Welcome to Teshima
Welcome to Teshima, a charming island made up of three fishing villages and a population just shy of 1000 people. The island is filled with natural beauty and in more recent years an interesting collection of contemporary art pieces.
Teshima is the second biggest of the Setouchi Islands, after Shodoshima, and like its older sibling plays host to the Setouchi Triennale art festival.
An island fit for exploring
You will have arrived on Teshima island via one of its two ports, Karato or Ieura. It is from here that you will start your adventure around the island, be it by bicycle, car or on foot. The island is best explored by rental bicycle, which can be picked up at the either of the ports via several small companies (note: number of bikes is limited so best to grab one when you first arrive to avoid disappointment).
Once you are on your bike, you will naturally follow the circular road that circumvents the island and connects all three villages. It will take you through an array of rice paddies, forested hillsides and past quiet sandy beaches, all the while looking out over a spectacular coast line that is dotted with islands of various shapes and size.
Following this route by bicycle means you can stop freely as and when you wish, and this is why we suggest using a rental cycle. Of course the same route can be followed by rental car as well, but being stuck inside a vehicle means you lose a lot of the magic the island has to offer. Completing it by foot is of course an option too, but it will take a very long time. By bicycle you can comfortably see most of the island in one day, although two days will allow a much more relaxed and thorough exploration.
Art in all corners of the island
As a result of the Setouchi Art Triennale event that is steadily gaining recognition around the world, Teshima is littered with artworks by both local and international artists, some permanent and others that come and go, giving the island an interesting transient feel.
The main attraction on the island, as far as art goes, is the Teshima Art Museum, which is without a doubt one of Japan’s most intriguing art pieces. The brilliant-white concrete structure is situated among a landscape of green forest and terraced rice-fields, overlooking the ocean below. Two large openings in the structure allow visitors to experience the light and sounds of nature in a calm, cool and quiet space. Droplets of water rise from the ground adding an unusual dimension and encourage interesting stimulation.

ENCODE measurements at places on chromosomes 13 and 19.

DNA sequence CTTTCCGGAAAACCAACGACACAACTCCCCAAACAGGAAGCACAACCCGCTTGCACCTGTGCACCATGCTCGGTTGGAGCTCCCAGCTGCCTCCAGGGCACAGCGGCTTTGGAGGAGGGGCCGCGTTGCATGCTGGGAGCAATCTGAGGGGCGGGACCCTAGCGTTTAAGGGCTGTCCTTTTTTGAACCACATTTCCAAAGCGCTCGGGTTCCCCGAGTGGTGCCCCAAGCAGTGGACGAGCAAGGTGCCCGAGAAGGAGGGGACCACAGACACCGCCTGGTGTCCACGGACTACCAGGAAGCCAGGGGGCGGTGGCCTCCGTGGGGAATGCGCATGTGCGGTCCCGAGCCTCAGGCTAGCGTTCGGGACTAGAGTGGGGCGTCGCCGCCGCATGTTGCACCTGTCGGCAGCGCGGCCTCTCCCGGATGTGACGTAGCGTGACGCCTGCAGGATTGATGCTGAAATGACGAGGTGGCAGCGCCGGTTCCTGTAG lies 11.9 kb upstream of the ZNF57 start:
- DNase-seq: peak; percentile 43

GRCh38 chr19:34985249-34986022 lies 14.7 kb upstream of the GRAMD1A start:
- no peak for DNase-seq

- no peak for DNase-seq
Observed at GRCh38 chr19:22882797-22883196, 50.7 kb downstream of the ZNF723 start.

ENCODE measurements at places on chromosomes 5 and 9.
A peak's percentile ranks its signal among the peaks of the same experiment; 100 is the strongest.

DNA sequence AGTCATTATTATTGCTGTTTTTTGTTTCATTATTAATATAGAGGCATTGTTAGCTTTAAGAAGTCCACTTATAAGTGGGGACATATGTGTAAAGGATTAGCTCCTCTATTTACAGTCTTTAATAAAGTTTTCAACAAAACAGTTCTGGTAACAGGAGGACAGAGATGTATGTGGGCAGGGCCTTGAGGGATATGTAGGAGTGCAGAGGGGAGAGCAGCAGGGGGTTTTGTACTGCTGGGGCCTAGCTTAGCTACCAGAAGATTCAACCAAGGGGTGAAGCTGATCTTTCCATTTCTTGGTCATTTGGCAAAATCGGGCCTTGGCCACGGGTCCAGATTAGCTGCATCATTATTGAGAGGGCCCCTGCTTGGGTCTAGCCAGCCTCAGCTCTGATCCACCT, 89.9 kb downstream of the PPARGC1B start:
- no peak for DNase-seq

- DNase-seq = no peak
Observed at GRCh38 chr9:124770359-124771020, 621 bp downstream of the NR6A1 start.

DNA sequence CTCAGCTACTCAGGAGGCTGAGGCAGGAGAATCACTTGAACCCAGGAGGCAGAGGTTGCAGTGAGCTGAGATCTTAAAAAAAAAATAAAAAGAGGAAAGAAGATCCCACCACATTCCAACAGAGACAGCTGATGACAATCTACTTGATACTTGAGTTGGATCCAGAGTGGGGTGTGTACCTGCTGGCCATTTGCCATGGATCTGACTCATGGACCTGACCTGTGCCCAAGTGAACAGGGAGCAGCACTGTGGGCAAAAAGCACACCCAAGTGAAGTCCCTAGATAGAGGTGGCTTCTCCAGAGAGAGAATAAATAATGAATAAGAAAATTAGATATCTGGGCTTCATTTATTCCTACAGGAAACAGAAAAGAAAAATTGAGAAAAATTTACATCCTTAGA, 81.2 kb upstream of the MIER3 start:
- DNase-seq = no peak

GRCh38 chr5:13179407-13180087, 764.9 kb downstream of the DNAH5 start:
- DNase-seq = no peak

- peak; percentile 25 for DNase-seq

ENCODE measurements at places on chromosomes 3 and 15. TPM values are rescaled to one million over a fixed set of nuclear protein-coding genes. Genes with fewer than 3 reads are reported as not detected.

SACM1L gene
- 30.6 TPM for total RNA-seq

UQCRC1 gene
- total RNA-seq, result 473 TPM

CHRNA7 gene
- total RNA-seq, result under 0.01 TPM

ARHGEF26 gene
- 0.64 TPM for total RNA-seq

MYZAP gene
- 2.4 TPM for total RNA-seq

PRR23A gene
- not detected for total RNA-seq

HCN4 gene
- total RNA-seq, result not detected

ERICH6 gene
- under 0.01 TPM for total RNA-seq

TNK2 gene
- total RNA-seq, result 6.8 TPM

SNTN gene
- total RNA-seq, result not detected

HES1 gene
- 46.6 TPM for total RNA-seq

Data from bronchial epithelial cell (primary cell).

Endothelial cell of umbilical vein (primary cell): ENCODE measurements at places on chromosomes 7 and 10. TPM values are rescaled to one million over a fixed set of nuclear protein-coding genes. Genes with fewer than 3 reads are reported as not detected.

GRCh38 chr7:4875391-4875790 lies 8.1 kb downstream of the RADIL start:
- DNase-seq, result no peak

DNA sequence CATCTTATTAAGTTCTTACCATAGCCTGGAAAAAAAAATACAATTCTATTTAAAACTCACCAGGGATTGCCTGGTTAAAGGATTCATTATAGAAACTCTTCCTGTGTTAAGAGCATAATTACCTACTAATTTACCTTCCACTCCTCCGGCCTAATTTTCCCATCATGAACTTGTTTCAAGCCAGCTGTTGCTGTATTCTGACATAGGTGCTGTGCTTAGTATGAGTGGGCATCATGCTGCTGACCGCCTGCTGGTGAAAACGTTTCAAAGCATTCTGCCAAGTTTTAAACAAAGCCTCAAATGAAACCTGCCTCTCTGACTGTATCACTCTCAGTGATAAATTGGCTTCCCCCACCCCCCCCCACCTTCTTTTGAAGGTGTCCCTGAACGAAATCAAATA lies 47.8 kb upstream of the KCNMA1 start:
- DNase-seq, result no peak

Other noted art pieces on the island include “Les Archives du Coeur” by French artist Christian Boltanski where one can record their own heartbeat and listen in on other peoples’ and “Teshima Kitchen”, which doubles as a place to eat, operated by a team made up of local women who have been trained by some of Tokyo’s top chefs.
Various other installations and temporary artworks can be found scattered across the length and breadth of the island, some by the roadside, others hidden away waiting to be discovered purely by accident.
Dig a little deeper
As with many of the Setouchi islands though, visitors who are looking for artistic people and projects on Teshima island, are encouraged to look beyond the official Trienalle roster of artists. A handful of locals also offer a range of interesting and creative experiences to those who take the time to find them. An excellent example of this is the Usaginingen Theatre – a married couple who put on audio-visual performances for the public four days a week inside a disused carpentry warehouse.
The Hirai’s, also known as Usaginingen Theatre, are originally from Yokohama and Shikoku. After living for some years in Berlin and Brighton, where they created their unique sound and visual performance they decided to move back to Japan, specifically Teshima, to raise a family in a quiet, rural setting surrounded by nature and the ocean.
Their performances are half written and half improvised – they consist of live music which spans several genres and a stream of abstract visuals that are projected across a large backdrop. They have taken their performances to various countries around the world, entertaining audiences in France, Switzerland, Germany and Iceland.
When they aren’t performing the Hirai family are dedicated to a life of gardening and organic farming. Stumbling across and interacting with locals like this make any trip to Teshima all the more interesting and unforgettable.
ACCESS: Teshima can be reached by two ferry lines. One runs between Takamatsu and Ieura Port. Tthe other runs between Uno Port and both Ieura and Karato Ports, on its way to Shodoshima.
(Source: Japan Travel by NAVITIME)